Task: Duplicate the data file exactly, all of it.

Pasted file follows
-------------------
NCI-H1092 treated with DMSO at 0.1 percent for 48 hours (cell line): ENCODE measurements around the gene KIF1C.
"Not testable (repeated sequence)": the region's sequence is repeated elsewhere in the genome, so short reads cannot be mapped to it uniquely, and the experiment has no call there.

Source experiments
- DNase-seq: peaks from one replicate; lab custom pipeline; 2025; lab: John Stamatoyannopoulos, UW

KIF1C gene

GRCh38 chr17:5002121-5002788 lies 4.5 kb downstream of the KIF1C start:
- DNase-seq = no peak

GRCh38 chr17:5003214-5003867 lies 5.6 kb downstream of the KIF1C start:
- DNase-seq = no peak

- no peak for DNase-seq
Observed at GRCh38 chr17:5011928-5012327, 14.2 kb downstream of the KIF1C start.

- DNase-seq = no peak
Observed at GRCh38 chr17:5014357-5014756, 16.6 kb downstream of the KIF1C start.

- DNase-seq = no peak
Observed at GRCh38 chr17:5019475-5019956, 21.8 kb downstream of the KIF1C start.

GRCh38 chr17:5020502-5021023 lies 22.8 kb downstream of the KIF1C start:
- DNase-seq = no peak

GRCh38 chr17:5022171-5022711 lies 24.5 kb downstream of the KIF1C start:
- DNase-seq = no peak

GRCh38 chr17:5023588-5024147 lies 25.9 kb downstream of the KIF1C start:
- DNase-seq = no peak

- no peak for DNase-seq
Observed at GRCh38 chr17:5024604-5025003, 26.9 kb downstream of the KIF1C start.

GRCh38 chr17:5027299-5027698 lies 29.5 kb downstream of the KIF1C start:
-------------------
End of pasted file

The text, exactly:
NCI-H1092 treated with DMSO at 0.1 percent for 48 hours (cell line): ENCODE measurements around the gene KIF1C.
"Not testable (repeated sequence)": the region's sequence is repeated elsewhere in the genome, so short reads cannot be mapped to it uniquely, and the experiment has no call there.

Source experiments
- DNase-seq: peaks from one replicate; lab custom pipeline; 2025; lab: John Stamatoyannopoulos, UW

KIF1C gene

GRCh38 chr17:5002121-5002788 lies 4.5 kb downstream of the KIF1C start:
- DNase-seq = no peak

GRCh38 chr17:5003214-5003867 lies 5.6 kb downstream of the KIF1C start:
- DNase-seq = no peak

- no peak for DNase-seq
Observed at GRCh38 chr17:5011928-5012327, 14.2 kb downstream of the KIF1C start.

- DNase-seq = no peak
Observed at GRCh38 chr17:5014357-5014756, 16.6 kb downstream of the KIF1C start.

- DNase-seq = no peak
Observed at GRCh38 chr17:5019475-5019956, 21.8 kb downstream of the KIF1C start.

GRCh38 chr17:5020502-5021023 lies 22.8 kb downstream of the KIF1C start:
- DNase-seq = no peak

GRCh38 chr17:5022171-5022711 lies 24.5 kb downstream of the KIF1C start:
- DNase-seq = no peak

GRCh38 chr17:5023588-5024147 lies 25.9 kb downstream of the KIF1C start:
- DNase-seq = no peak

- no peak for DNase-seq
Observed at GRCh38 chr17:5024604-5025003, 26.9 kb downstream of the KIF1C start.

GRCh38 chr17:5027299-5027698 lies 29.5 kb downstream of the KIF1C start: